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posted 5/20/2008 8:49:47 PM |
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If any of you knows anything about horses could you answer two question.
I was watching ESPN and they were talking about BIG BROWN, the horse that won the Derby and Prekness. They were going on about how he was 18 hands high. So First: How high is a hand?
Second: Is that unusual for a race horse to be that big.

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May 20 @ 9:49PM  
If I remember correctly, each hand is 4 inches, measured at the withers; the highest point where the neck and back meet.

Not unusually tall, but a big horse nonetheless.

May 21 @ 2:44AM  
Yep..A hand is appx 4 inches...the average width of a man's hand, held flat and measured across the knuckles (not including the thumb)....sooo...18 hands would be 72 inches, or 6 feet.....

May 21 @ 5:47AM  
I want to thank both of you for the information you provided. People on here are super friendly.

May 22 @ 11:50AM  
Both comments were correct.... a hand is measured at 4 inches and is measured from the withers to the ground. Big Brown, at 18 hands tall, is fairly close to average for a Thoroughbred. The Thoroughbreds range from about 16 hands to, what I have seen as the tallest Thoroughbred, about 18.4 hands. Now, when the typical horse (ie. Quarter Horses, Arabians, etc.) measures out at an average 15.3 hands to 16 hands, the Thouroughbreds are exceptionally tall. But, when you look at Clydesdales or Perchons, you will find that they often measure out at anywhere from 17 hands to 22 hands. I have seen some Clydesdales taller than 22 hands. When you're standing next to a giant like that, you feel extremely small! I have over 30 years invested into the horse industry and it still amazes me when I get close to the Clydesdales. And, just one other note, kinda off the subject.... for those who have paid attention to the unfortunate demise of Eight Bells in the Kentucky Derby, please don't let all the animal rights activists fool you with their propaganda B.S.... Eight Bells was not raced to death as they would like you to believe. Eight Bells suffered fractures to the splint bones (front legs) just above her fetlocks. It was a genetic condition that was passed on from her Sire. It had nothing to do with how she was ridden. It could have happened in any other race. Eight Bells and a Half Sibling both suffered the same demise as their Sire. It broke my heart to see what happened to her. But, having been in the horse industry as long as I have, I have seen many such things happen due to the genetics of the horse's lineage. All the animal rights activists protest the way the Thoroughbreds are raced yet they do nothing when horses are being sent to slaughter for human consumption.... .... make me wonder.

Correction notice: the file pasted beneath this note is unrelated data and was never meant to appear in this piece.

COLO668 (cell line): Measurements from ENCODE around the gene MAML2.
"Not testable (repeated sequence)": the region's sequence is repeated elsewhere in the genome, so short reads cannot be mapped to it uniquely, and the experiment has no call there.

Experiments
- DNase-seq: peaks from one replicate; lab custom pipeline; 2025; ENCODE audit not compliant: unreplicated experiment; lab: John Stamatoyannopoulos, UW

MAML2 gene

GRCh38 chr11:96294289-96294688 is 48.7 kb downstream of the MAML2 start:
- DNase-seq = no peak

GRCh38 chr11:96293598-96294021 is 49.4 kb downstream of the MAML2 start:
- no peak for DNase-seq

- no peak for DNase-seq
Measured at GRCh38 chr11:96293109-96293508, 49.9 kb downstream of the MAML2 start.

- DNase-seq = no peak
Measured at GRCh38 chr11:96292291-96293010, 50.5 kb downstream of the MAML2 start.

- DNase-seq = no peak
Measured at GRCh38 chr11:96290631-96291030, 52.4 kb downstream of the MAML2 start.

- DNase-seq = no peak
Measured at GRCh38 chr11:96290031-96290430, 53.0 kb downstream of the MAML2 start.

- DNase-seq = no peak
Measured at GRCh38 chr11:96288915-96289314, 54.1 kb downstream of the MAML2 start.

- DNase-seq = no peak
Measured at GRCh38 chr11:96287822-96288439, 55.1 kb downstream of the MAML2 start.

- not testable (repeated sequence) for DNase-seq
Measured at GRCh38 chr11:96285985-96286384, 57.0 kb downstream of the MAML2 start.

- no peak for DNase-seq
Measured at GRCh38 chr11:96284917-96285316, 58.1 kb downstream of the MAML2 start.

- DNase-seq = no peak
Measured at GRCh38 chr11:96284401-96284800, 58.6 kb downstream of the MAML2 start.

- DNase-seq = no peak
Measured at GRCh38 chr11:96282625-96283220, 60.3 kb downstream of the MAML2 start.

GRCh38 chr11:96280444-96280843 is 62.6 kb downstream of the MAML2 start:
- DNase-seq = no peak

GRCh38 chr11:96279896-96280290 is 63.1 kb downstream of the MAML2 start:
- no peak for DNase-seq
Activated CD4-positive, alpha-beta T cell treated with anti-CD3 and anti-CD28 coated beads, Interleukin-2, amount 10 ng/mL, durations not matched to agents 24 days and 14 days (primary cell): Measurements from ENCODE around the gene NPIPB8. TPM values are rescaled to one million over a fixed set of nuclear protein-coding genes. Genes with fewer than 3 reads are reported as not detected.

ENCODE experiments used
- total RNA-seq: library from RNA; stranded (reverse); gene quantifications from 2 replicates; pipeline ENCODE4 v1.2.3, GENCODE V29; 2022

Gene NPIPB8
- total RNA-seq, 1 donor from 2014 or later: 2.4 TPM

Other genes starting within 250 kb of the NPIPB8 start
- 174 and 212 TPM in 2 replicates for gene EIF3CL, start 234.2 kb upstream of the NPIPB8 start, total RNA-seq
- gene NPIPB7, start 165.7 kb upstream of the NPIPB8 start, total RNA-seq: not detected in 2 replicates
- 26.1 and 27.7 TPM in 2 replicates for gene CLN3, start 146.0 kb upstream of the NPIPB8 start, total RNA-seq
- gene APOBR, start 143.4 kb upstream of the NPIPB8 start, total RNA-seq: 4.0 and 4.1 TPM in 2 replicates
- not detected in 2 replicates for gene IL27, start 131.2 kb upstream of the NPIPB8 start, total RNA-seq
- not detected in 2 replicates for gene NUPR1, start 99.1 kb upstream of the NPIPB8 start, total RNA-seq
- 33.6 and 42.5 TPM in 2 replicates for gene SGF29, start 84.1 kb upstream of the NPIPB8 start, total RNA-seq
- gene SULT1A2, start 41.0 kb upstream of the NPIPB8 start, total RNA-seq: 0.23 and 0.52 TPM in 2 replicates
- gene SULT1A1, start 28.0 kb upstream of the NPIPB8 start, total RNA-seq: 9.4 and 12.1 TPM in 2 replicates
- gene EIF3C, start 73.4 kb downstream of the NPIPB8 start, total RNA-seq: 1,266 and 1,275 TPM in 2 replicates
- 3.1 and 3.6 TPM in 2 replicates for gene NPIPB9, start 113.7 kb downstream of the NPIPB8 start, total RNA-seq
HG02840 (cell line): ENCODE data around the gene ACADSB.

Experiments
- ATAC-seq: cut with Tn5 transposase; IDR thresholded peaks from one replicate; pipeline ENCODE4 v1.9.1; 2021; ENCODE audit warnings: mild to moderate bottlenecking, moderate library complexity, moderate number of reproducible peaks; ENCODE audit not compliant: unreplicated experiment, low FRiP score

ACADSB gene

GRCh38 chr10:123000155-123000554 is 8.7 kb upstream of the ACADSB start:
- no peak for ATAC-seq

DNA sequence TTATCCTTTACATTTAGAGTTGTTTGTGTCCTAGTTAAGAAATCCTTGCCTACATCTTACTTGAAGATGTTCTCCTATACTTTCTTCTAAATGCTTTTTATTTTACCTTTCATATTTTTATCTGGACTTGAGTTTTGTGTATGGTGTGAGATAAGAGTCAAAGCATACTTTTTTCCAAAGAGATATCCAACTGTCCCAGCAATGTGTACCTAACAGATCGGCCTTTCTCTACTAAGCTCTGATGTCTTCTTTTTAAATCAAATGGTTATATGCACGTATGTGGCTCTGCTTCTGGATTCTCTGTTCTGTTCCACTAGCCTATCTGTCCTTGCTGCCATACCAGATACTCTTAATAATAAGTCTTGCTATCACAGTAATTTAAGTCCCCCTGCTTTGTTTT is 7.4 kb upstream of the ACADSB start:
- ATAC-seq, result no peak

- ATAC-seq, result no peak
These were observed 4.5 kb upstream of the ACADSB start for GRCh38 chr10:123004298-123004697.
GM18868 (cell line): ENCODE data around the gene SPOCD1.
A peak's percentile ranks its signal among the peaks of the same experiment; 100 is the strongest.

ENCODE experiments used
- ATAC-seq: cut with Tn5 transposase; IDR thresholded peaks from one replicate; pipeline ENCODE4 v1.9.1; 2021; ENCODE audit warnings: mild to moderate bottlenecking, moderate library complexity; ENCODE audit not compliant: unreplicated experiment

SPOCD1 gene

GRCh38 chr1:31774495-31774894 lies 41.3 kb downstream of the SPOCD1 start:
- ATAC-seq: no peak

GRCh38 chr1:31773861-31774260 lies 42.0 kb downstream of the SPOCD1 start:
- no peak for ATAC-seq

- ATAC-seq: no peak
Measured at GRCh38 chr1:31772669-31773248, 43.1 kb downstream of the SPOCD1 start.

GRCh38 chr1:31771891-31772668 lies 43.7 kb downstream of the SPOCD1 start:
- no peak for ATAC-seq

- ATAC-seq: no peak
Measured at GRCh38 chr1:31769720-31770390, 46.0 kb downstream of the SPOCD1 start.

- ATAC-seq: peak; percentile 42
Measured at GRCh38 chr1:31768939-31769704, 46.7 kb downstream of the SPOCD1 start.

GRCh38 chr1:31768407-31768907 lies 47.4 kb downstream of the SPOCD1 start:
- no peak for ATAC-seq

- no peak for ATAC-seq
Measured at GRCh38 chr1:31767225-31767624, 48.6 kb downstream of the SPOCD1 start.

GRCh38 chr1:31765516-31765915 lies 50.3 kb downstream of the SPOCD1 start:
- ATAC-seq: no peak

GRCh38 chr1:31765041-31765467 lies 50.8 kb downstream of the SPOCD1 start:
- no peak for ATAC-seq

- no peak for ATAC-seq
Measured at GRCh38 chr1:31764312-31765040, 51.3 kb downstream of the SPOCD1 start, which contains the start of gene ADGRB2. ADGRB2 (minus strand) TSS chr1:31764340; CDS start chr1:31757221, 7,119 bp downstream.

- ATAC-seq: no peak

May 22 @ 3:58PM  
Yep all true, and while not overly large for a thoroughbred racer, I sure wouldn't want to try to barrel race a horse that tall! Just sounds pretty damn scary to me!

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Horse Questions